When I was a brand new nurse ( a thousand years ago), an order was written to give a pt Lasix 40mg/4ml, iv push. The nurse giving me report at shift change failed to mention she had done this and had not signed off the MAR. SOOOOO, that being said, I read the MAR, verified the order in the chart, made sure we had the med, and gave it slow push....,and hour or so later we were at a mandatory staff meeting when the charge nurse burst through the door, shouting about ,"Why did you give the lasix to Mrs. X?" I told her I had verified everything, the previous nurse had not mentioned giving it, nor was the MAR signed. The CN continued to screech loudly enough for the North Koreans to hear about how I had given this pt "too much medication," in front of my peers, other patients and their family members...I immediately went and called the physician and explained my error, and he said (I will never forget this)," The extra Lasix will probably keep her alive another week, her heart is on complete failure, and she refuses to do anything more about it." He wrote another order covering the extra lasix, thanked me for calling and hung up. I reported all of this to the CN (who informed me that she had written me up and was suggesting the DON call the Board of Nursing) and the DON. I was near tears at this thought, but I faithfully charted every word stated by the physician, his verbal order, and the fact that I had checked on the patient every 5 minutes for 60 minutes without any adverse effect, VS stable, etc. The DON shut down the CN, stating that she had acted very inappropriately by calling me out in front of the entire, staff, patients and their families, she tore up the write-up, thanked me for calling the doctor and spoke with the nurse I relieved, who was horrified to learn she had forgotten to sign off the MAR, or tell me she had given the med, she used the fact that she was moving soon and had a "lot on her mind" as her reasoning. Needless to say I watched that patient like a hawk for the next two days, the third day I came in to relieve the nurse (different) we were doing walking rounds and we cam to Pt x's room, she was sitting up in a chair with her eyes closed. The other nurse said, "oh look, she's sleeping." I looked, and said," I don't think so," as I reached to touch her hand which was cold, no pulse, etc etc....eek. so the drama ended, but I NEVER FORGOT THE ERROR, and have used the "question, question, question", up to and including calling nurses at home to clarify any medication questions, from that time forward.

Edited by JulieRN60

I have had a near miss with Insulin as well working in the Elergency Department. I also had another med error in that same department. I was a new nurse and had an EXCELLENT preceptor. I learned from both but was never involved in a root cause analysis and was made to feel ashamed for the error.

The insulin near miss was on an extremely overweight and uncontrolled diabetic. I believe the patients blood sugar was in the 3-400s. I had started an IV and was giving saline. The PA ordered regular insulin 90 units IV. I thought "No way!" So I questioned the PA reading the order out loud "you want the patient to have 90 units nine zero via IV, of regular insulin??" The PA said yes. I took the chart (was paper then) and went to sit down. I thought for a minute and still couldn't believe it. It was 10x the highest IV dose I had seen. I went back to the PA thinking maybe this was a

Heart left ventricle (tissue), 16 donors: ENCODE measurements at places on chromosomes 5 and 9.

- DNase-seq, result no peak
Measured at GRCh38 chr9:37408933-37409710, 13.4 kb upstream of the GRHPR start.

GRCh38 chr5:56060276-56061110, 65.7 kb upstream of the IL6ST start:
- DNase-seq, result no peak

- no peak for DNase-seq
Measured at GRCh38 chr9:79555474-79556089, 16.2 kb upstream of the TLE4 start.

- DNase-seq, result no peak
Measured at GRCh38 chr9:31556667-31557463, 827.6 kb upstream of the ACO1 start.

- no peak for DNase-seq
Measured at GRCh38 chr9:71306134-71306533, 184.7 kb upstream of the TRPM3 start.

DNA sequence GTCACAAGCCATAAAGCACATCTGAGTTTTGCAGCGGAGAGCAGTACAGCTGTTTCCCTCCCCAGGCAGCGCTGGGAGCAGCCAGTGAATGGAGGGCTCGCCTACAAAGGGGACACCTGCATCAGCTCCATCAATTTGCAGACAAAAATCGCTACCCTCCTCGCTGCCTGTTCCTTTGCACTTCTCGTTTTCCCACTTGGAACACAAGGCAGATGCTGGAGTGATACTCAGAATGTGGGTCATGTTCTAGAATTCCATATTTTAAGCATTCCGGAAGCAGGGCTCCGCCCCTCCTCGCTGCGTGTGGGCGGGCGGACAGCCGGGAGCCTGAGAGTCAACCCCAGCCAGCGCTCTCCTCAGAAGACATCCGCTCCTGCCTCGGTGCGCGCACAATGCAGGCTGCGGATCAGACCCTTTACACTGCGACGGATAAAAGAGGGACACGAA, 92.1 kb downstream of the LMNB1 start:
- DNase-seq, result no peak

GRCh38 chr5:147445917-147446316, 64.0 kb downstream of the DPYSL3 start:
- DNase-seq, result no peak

Drop over several hours. I asked again," you want me to give 90 units of regular insulin IV push to the patient? Are you sure?" The PA again verified it. The patient was not on a monitor and was in an area where rooms were separated only by curtains. All I could think of was coding this large patient where all could add. I knew I couldn't give the insulin but was unsure how to proceed. My preceptor was gone that night so I went to the physician in charge and said, "I do not think this order is right, would you mind to verify it? It seems like too much to give IV to me." The doctor looked and immediately said that is WAY too much, it should be 9(nine) units!! Good catch though. Thanks for coming to me. He spoke with the PA and it turned out ok.

The other incident occurred when I had 2 patients come in at the same time with chest pain. They had similar names and one was in his 50s and the other in his 20s. Back then we had protocols where we could give aspirin and nitro to chest pain patients with appropriate vitals. I took the paper chart in which the doc had ordered nitro x3 into the 20 something guy's room and gave him a dose. I then realized the order was for the 50 year old patient. Had the doc not seen them already, I would have been covered by the protocol. But this doc was very nervous anyway and got upset, chewed me out and made me write an incident report. I didn't get in further trouble but was terrified after that.=


Specializes in L&D; GI; Fam Med; Home H; Case mgmt. Has 12 years experience.

The kinds of nurses who immediately shame another nurse, yell, make a huge deal out of a mistake, are the nurses I would fear the most. They are prideful yet insecure, and they have a clear need to lift themselves up by tearing another nurse down. I experienced this as a new nurse in Labor & Delivery. I had a good preceptor (tough though) but other nurses tore me down for every tiny thing, for asking questions, for not knowing every answer. I was a new nurse! I didn't know everything (neither did they, but they liked to act like they did). I needed experience and support, not constant negative criticism. Needless to say, I didn't last long in the hospital. God was good to me and I found a series of good (better) jobs, more suited to my personality and without all the shrews and harpies who thrive on horizontal violence. I just don't get that mindset at.all. We are all in this together - let's support and help each other and make the workplace a BETTER place to be, not hell on earth.

SafetyNurse1968, ADN, BSN, MSN, PhD

Specializes in Oncology, Home Health, Patient Safety. Has 20 years experience.

Great story and very eye opening. I wish my every place was supportive. I for one, have witnessed them drive nurses to shame, guilty and insanity. Placed in front of risk management, interview after interview to tell the same thing. In front of boss, boss with more people, boss with clinical leads, boss with risk management and ultimately a panel of other nurses to shame and condemn instead. Lastly, the nurse has to make a huge poster and present it to his/her peers and its a never ending saga. Being short-staffed to dangerous levels, overwhelmed and asked to perform mission impossible is never going to be something they accept. It's always the nurse and shame on him/her! Eventually, low self esteem and confidence take a nose dive and people leave the area, or nursing. I have seen it many times in my career.

SO true - thank you for commenting and sharing.